In the Dragon’s Shadow – Southeast Asia in the Chinese Century,
Yale University Press, New Haven & London, 2022.
This text is a combination of a book review and a report of a visit to Cambodia in January 2023. Both texts were published earlier in Dutch on Chinasquare.
It seems justified to compare the value of the ASEAN countries to China with that of South America to the US. Turned around, one could expect that the ASEAN countries regard China as a Big Brother that you cannot ignore, even if you want to. This book confirms that expectation, but also shows that any ASEAN member can build a win-win relationship with China in its own specific way. The author, an academic who has been stationed as a journalist in various ASEAN countries for years, builds his arguments on a solid historical foundation, combined with a rich variety of anecdotes.
All ASEAN member states have a long-term relationship with China. In the nineteenth century and for some regions even earlier, groups of Chinese emigrated to SE Asia in search of a better life than in their mostly poor home regions. Chinese traders also settled in the regions from which they sources their goods. This is how Chinese settlements arose all over the region. Western colonialism further encouraged this. Dutch, English or French, all welcomed the waves of Chinese entrepreneurs coming to the region. At the time Malaysia became an independent state, Chinese even made up almost half of the population.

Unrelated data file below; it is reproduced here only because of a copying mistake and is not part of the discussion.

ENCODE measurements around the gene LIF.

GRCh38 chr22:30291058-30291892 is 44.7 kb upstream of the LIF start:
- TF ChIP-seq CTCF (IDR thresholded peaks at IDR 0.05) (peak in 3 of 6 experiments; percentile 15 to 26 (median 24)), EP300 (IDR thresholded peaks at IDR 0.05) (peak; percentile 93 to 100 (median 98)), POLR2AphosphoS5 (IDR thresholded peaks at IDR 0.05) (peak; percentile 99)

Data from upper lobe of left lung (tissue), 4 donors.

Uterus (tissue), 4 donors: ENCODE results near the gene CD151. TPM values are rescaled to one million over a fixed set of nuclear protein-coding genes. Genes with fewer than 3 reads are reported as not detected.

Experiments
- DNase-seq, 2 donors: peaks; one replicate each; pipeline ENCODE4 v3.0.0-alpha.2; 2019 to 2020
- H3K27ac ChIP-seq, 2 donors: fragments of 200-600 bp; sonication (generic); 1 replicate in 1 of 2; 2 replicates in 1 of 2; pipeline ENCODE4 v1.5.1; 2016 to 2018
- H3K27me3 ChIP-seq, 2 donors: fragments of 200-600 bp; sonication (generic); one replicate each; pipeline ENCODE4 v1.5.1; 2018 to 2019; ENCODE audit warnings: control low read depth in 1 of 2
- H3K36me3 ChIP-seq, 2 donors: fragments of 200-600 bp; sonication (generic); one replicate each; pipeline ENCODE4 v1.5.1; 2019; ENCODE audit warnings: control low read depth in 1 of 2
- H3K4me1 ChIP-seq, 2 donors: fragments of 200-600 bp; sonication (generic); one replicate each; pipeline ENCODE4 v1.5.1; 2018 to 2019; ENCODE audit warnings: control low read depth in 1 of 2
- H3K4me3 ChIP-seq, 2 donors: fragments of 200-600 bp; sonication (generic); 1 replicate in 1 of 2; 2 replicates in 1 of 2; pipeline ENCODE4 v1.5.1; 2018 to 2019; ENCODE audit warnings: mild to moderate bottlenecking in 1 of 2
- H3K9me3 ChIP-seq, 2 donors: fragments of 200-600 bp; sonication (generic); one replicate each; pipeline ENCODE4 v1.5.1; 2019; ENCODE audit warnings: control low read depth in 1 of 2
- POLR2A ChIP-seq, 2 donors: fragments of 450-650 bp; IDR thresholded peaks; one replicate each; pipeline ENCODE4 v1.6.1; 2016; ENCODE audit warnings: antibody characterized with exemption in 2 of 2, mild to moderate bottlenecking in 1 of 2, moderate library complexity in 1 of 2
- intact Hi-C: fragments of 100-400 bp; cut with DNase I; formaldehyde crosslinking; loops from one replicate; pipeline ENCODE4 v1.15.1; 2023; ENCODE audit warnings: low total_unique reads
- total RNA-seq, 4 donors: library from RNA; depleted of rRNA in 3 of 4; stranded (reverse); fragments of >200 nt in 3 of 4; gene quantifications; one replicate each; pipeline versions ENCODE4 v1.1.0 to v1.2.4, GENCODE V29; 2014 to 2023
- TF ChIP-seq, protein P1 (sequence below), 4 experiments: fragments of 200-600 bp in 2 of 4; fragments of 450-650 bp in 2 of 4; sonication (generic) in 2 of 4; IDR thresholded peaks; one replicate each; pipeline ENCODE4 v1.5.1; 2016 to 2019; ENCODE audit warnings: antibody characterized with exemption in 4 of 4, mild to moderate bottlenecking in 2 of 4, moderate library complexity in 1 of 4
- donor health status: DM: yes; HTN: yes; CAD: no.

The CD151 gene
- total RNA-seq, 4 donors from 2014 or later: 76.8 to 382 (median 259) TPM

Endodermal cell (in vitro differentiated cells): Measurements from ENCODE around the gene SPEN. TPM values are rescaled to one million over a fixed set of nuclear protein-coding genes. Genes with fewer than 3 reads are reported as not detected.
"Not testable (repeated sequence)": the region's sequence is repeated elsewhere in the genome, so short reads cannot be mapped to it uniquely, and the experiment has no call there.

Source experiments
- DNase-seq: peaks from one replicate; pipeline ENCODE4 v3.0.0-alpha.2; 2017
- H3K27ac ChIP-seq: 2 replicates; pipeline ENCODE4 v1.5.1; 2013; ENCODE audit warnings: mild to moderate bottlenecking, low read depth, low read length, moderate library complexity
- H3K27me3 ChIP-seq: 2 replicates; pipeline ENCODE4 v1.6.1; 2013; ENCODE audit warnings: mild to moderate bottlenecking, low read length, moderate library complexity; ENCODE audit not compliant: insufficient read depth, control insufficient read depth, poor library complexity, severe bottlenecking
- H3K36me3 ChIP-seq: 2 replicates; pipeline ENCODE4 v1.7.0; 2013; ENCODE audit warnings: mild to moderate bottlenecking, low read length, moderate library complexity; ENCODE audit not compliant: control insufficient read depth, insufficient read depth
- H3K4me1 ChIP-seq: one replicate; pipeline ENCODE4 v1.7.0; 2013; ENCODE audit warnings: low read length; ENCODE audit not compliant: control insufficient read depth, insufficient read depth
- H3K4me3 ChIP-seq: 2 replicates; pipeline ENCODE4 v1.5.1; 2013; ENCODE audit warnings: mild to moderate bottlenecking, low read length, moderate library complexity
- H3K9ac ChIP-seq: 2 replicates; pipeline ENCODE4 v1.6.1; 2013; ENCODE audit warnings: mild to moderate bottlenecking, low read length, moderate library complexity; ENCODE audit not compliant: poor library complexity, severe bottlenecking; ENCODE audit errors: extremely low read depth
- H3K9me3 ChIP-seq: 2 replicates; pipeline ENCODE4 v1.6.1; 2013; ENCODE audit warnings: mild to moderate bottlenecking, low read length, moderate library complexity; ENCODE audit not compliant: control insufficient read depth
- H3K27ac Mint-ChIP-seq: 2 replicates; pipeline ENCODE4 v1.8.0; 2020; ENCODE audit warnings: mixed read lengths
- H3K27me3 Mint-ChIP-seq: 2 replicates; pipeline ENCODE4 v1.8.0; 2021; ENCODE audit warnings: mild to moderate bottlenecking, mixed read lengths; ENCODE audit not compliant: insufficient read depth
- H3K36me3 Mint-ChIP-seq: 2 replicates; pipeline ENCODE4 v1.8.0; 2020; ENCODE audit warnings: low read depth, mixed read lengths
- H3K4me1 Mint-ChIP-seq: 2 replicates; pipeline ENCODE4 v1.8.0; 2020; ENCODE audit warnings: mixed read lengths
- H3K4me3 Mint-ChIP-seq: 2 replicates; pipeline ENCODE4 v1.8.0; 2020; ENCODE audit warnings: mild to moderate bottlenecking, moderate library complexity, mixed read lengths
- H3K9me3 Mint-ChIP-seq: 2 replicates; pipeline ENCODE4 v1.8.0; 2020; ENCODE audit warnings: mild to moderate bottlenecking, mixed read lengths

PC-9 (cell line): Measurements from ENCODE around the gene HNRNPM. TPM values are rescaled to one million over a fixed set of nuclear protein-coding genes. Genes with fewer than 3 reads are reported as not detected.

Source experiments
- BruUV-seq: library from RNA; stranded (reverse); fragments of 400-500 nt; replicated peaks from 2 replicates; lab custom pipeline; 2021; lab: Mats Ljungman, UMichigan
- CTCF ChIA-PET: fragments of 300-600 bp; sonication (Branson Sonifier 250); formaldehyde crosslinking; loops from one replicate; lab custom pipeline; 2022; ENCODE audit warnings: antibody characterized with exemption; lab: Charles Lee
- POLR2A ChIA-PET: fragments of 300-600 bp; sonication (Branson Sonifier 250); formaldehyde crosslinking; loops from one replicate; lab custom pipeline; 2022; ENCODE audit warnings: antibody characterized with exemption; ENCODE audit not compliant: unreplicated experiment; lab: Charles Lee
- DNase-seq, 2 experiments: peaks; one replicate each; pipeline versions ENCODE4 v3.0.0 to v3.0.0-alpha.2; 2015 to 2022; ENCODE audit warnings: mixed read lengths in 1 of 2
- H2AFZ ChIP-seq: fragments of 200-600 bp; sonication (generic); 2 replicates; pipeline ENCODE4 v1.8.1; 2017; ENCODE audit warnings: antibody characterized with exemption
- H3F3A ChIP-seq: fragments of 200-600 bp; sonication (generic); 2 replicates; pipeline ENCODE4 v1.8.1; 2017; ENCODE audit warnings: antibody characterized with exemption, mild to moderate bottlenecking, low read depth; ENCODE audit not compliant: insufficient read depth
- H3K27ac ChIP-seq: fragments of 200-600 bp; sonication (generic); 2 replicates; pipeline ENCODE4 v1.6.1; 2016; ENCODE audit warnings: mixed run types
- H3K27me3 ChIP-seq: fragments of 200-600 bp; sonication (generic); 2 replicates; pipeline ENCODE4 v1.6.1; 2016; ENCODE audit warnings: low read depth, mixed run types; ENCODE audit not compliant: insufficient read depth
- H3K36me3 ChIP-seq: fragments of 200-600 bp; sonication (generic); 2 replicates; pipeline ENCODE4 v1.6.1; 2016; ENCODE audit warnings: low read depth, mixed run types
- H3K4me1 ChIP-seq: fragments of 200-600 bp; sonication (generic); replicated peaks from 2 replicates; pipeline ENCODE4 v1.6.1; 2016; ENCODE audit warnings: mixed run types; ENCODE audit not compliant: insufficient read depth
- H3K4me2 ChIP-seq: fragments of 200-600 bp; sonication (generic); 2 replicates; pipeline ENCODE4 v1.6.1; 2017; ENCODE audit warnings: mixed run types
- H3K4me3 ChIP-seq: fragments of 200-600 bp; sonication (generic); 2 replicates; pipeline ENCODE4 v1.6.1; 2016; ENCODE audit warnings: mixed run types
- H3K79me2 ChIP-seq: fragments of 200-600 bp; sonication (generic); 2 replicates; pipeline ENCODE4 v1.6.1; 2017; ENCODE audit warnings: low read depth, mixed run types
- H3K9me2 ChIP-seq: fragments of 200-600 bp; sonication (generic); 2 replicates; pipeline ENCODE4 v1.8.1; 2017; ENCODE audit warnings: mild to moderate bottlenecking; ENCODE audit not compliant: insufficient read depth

Conflicts between the Chinese and the indigenous population have taken place since the earliest Chinese settlers. All over the region, Chinese people amassed wealth through their trade and generally by working hard to transcend their status as second-class citizens, which you soon gained as an immigrant. This regularly led to conflicts with the indigenous population. Even the European colonists were at time disturbed by the way affluent Chinese displayed their wealth.
After the decolonisation, the new states such as Indonesia, Malaysia or Burma actively created policies to give the natives more political influence at the expense of those Chinese ‘foreigners’ – e.g., the Chinese were often forced to take on local names to replace their original Chinese names. After the establishment of the PRC, ethnic Chinese were soon suspected of communist sympathies. Indeed, for a while in Malaysia, a communist guerrilla was active that consisted mainly of ethnic Chinese. Chinese schools and magazines were regularly banned. Some of the Chinese left, to China or to the former colonizer. Others preferred to assimilate.